Primary Residence to Rental Property


J

jeffreypbarber

I lived in my home for 18 years, paid 80,000 for it in 1994. It's worth about 150,000 now. My problem with taxes now is that i didn't keep up with all receipts for improvements and repairs made over the years. Where would it hurt me if i simply entered nothing for repairs and improvements? I'm sure i would not get to depreciate as much each year, but would it also affect me if I were to sell the house for 150,000 sometime down the road? Would i get stuck with paying taxes on 150,000 - 80,000 in gain? If so, can i estimate repairs and include the major upgrades without having the receipts? Thanks!
 
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A

Arthur Kamlet

I lived in my home for 18 years, paid 80,000 for it in 1994. It's worth
about 150,000 now. My problem with taxes now is that i didn't keep up
with all receipts for improvements and repairs made over the years.
Where would it hurt me if i simply entered nothing for repairs and
improvements? I'm sure i would not get to depreciate as much each year,
but would it also affect me if I were to sell the house for 150,000
sometime down the road? Would i get stuck with paying taxes on 150,000 -
80,000 in gain? If so, can i estimate repairs and include the major
upgrades without having the receipts? Thanks!

If you have lived in this home as your main home and have owned it
for at least two of the five years before sale, and have not converted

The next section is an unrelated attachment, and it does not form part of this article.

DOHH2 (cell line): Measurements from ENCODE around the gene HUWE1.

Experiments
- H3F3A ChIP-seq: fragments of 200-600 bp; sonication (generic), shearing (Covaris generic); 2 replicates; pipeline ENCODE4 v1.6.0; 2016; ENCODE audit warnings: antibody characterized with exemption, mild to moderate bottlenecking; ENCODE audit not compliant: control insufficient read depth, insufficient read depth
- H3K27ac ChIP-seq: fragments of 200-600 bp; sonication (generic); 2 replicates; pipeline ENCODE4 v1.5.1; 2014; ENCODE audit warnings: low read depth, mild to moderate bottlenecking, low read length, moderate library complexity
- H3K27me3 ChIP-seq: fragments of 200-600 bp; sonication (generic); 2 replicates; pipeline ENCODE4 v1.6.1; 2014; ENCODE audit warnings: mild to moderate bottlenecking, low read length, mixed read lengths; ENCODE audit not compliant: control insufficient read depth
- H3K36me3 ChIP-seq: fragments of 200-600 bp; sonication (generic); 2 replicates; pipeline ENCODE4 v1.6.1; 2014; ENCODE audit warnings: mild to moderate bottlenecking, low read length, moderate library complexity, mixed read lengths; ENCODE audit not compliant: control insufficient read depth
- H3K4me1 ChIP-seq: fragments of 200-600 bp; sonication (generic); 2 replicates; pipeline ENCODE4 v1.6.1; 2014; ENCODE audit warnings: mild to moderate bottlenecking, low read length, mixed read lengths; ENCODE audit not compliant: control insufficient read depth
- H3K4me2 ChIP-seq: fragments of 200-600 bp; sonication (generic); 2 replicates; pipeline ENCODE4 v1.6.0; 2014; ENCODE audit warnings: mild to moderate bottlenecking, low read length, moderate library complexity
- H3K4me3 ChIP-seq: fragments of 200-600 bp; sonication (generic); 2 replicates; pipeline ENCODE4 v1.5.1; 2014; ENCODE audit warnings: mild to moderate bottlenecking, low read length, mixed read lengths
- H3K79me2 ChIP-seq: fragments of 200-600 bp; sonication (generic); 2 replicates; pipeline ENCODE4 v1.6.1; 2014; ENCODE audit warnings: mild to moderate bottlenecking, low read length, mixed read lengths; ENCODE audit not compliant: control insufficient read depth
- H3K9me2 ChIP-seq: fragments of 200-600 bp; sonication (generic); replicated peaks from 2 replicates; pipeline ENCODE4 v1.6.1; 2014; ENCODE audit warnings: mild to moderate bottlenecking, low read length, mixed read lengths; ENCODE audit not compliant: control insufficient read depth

it to a rental, you can exclude up to $250,000 of gain.


But if you convert to a rental and still meet the 2 of five rules
above, you will still get an exclusion of gain, reduced because
it was a rental for part of that time (rental calculation begins
on 1/1/2009).


If you miss the two of five rules shown above, usually because you
held it too long as a rental, there is no exclusion.

Your gain upon sale of a rental property must include the depreciation
allowed or allowable, even if you never took depreciation, so it is
a good idea to take depreciation.

In your example you might find a better tax solution by selling
your home, avoiding all tax on gain if was your main home for the
two of five rules, and using the money to buy a rental property.
 
J

JoeTaxpayer

I lived in my home for 18 years, paid 80,000 for it in 1994. It's worth about 150,000 now. My problem with taxes now is that i didn't keep up with all receipts for improvements and repairs made over the years. Where would it hurt me if i simply entered nothing for repairs and improvements? I'm sure i would not get to depreciate as much each year, but would it also affect me if I were to sell the house for 150,000 sometime down the road? Would i get stuck with paying taxes on 150,000 - 80,000 in gain? If so, can i estimate repairs and include the major upgrades without having the receipts? Thanks!
What Art said. I'd only add, repair while the primary resident don't do
anything for you. For primary resident, the improvements need to be
tracked as they raise basis.
When a rental, repairs are an expense, improvements get depreciated.
 
P

Phil Marti

But if you convert to a rental and still meet the 2 of five rules
above, you will still get an exclusion of gain, reduced because
it was a rental for part of that time (rental calculation begins
on 1/1/2009).
Since OP was living in the home 1/1/2009 this reduction doesn't apply as long as he doesn't move back in after interim use as a rental. See Pub 523.

Phil Marti
VITA/TCE Volunteer
Clarksburg, MD
 
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A

Arthur Kamlet

Since OP was living in the home 1/1/2009 this reduction doesn't apply as
long as he doesn't move back in after interim use as a rental. See Pub
523.

Of course! Thanks for the catch.
 

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